Richard,

First, I didn't say the idea was new.

Second, I didn't say I turned the deck over.

Third, just ask me and I'll send you a disk.
That way you can comment AFTER you've see it.

;)

Steven Youell
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Postby Richard Kaufman » 01/20/05 04:54 AM

Steven, you wrote, "While the Rotation Pass is a hybrid of the Turnover Pass Variety, it avoids turning the hands and instead, rotates the deck."
I understand this to mean that you turn the deck over. If you're not turning the deck over, then your words were poorly chosen.
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Postby Tabman » 01/20/05 05:07 AM

Originally posted by Steven Youell:

Third, just ask me and I'll send you a disk.
That way you can comment AFTER you've see it.


Hay Steven, Sir Richard is the head Genii!!!! Just send him one!!!

-=tabman
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Postby Guest » 01/20/05 05:17 AM

Originally posted by Richard Kaufman:
Steven, you wrote, "While the Rotation Pass is a hybrid of the Turnover Pass Variety, it avoids turning the hands and instead, rotates the deck." I understand this to mean that you turn the deck over. If you're not turning the deck over, then your words were poorly chosen.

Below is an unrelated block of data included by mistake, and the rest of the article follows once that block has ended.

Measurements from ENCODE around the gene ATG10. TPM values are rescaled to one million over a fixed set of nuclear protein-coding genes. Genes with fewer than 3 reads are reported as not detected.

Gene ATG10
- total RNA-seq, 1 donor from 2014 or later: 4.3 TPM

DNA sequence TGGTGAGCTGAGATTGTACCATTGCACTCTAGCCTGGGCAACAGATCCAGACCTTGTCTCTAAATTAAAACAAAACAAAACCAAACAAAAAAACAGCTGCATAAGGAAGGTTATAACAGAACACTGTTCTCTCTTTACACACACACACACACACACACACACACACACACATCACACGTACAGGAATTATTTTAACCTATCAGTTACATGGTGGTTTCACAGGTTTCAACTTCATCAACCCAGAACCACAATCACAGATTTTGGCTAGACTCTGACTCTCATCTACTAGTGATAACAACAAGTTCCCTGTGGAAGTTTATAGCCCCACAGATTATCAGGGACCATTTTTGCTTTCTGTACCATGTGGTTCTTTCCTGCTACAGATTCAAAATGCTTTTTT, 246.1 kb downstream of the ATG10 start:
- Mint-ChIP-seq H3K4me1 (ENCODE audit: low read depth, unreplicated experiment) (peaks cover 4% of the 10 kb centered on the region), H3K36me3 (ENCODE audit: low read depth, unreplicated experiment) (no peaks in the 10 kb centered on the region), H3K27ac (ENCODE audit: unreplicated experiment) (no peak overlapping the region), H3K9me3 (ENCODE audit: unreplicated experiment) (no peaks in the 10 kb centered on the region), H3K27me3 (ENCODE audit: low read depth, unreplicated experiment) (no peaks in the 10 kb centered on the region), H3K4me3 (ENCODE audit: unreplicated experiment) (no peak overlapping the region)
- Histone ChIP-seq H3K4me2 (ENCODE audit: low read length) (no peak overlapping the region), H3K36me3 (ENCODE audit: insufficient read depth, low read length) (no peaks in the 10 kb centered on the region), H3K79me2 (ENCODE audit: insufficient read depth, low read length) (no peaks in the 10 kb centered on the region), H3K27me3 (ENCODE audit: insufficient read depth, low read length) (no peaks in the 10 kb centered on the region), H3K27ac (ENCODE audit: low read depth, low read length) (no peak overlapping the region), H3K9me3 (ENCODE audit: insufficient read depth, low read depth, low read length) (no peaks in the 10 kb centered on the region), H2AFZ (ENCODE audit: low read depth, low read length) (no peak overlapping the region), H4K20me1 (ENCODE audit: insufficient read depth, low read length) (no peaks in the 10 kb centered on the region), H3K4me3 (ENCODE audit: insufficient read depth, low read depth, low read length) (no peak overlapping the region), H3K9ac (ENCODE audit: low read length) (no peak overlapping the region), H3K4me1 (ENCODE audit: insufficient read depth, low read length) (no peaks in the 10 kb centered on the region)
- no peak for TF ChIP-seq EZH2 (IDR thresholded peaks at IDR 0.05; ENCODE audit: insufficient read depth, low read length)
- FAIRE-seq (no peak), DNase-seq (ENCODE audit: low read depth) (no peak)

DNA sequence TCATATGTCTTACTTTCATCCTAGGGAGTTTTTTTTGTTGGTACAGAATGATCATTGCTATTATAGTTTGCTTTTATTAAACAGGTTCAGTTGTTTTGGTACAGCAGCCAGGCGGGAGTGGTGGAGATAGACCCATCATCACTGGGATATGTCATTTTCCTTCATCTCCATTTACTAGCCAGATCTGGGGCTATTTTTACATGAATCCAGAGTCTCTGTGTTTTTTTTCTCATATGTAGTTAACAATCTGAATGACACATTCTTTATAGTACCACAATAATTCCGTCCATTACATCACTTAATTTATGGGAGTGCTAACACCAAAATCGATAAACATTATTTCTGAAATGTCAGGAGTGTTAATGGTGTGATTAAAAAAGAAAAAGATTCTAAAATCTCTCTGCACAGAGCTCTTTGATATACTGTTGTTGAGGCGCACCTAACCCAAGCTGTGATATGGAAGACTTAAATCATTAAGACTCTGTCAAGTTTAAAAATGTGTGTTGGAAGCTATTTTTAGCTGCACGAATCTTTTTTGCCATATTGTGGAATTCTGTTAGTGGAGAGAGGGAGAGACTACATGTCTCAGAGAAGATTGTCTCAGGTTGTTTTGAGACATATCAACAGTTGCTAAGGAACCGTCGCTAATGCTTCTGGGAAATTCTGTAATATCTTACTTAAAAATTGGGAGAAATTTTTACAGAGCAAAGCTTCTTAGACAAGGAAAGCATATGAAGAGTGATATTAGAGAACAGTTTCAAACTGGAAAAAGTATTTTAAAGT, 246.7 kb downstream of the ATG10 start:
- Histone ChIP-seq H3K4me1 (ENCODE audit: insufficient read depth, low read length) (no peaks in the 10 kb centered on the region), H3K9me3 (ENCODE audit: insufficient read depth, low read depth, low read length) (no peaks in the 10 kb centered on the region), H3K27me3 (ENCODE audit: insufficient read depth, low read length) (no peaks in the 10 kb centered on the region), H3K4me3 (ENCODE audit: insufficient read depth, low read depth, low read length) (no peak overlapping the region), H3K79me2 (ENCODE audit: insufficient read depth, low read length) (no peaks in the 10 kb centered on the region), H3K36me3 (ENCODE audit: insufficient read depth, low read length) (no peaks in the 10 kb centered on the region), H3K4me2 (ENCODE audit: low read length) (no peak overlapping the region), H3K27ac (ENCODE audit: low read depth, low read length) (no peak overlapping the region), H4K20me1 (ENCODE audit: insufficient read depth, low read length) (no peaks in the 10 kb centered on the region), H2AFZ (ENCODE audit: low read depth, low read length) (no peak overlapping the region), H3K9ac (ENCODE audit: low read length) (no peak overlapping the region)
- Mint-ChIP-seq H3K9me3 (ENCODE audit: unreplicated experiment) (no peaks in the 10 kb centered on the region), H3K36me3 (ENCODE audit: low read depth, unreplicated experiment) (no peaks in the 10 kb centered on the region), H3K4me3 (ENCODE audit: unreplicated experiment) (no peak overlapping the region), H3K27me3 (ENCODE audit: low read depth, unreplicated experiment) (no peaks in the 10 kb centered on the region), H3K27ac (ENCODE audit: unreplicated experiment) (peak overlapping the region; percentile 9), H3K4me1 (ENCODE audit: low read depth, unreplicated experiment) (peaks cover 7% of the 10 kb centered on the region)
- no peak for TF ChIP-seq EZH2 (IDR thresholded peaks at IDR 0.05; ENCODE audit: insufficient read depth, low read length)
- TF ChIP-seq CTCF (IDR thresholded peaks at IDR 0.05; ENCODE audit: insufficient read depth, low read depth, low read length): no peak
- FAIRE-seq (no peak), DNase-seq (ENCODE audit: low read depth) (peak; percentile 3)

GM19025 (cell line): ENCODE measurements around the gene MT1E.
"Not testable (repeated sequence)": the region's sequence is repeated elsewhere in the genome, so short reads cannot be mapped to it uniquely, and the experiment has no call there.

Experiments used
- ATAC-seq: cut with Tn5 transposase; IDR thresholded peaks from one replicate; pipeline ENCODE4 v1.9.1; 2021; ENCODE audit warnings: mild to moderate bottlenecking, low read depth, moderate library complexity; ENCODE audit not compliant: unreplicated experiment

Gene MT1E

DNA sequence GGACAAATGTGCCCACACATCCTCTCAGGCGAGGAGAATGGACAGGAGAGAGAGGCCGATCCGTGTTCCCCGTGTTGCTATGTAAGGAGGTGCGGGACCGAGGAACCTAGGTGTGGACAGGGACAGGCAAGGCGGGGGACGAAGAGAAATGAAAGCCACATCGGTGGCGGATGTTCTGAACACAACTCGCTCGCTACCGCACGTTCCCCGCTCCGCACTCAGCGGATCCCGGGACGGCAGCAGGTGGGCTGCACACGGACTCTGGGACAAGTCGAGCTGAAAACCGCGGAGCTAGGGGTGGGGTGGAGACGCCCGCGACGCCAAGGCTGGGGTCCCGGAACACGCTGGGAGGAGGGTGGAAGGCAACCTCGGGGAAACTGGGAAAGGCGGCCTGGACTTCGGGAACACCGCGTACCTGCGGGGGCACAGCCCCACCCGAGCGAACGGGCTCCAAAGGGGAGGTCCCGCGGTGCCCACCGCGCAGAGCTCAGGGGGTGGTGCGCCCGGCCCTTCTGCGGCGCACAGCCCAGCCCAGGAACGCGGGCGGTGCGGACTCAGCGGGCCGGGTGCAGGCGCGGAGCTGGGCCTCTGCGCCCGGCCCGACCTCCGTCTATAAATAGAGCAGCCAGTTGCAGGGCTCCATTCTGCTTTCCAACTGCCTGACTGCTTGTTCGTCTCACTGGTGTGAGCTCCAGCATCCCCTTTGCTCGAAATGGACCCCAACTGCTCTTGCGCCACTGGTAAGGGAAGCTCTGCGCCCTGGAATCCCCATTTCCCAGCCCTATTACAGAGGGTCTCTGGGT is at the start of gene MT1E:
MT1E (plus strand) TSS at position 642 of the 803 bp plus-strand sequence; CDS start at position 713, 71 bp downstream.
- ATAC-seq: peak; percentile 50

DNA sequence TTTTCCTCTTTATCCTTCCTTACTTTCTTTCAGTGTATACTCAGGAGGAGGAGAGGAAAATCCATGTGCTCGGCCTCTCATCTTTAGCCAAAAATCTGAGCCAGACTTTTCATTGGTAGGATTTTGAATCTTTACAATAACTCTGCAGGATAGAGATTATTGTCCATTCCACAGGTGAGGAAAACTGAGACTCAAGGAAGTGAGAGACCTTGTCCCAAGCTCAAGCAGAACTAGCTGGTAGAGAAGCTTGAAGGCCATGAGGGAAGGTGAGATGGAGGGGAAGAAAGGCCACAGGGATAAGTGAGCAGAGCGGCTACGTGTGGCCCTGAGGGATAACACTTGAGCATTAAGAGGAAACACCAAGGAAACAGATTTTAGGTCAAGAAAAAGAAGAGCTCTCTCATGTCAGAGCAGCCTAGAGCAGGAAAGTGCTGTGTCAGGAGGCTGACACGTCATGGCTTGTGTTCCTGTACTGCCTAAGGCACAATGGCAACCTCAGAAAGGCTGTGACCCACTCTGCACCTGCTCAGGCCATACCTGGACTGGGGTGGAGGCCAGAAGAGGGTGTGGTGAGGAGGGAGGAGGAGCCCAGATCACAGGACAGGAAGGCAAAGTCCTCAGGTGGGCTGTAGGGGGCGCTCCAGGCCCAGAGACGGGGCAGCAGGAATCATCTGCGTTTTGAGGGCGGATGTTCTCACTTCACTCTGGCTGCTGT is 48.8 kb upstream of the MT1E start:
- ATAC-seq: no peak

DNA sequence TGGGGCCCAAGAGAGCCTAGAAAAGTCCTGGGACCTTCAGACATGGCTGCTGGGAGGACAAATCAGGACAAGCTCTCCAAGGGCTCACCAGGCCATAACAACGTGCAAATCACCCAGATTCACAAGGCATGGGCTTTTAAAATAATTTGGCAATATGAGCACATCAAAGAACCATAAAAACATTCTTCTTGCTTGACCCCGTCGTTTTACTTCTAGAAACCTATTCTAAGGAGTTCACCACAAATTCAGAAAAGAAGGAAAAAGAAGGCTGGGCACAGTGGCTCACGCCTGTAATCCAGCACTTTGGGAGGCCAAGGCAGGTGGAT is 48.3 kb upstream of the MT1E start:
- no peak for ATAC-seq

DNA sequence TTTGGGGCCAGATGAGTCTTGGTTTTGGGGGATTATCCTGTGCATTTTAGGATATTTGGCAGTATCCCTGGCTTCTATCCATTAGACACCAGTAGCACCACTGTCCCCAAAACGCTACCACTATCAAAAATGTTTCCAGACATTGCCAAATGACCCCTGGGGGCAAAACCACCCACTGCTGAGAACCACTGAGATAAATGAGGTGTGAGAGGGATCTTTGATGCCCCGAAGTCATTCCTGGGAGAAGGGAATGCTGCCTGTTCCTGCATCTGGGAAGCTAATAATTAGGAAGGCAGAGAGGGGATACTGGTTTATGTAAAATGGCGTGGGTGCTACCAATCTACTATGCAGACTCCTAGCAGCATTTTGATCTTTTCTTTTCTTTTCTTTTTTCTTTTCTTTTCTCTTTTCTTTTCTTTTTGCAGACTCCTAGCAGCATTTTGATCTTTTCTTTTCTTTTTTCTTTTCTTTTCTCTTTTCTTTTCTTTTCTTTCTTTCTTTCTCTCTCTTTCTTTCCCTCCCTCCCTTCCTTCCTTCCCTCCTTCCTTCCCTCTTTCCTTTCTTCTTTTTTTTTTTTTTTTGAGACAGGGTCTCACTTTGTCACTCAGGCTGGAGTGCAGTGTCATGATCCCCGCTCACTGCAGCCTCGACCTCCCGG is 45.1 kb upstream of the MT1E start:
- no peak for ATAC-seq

Well, Richard, I don't think they were poorly
chosen-- they were chosen with the idea that
whoever read them would see the video. In fact,
rotate is the only word that accurately
describes the action.

However, since rotate means "To cause to
turn on an axis or center", I can easily
see how you could assume it meant I was
turning the deck over, since in three
dimensinal space an object can have more
than one axis.

How about this-- you give me the benefit of the
doubt until you see the move... is that fair?

Steven Youell
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Postby Jim Maloney_dup1 » 01/20/05 06:23 AM

The motion would probably better be described as turning the deck end for end.

-Jim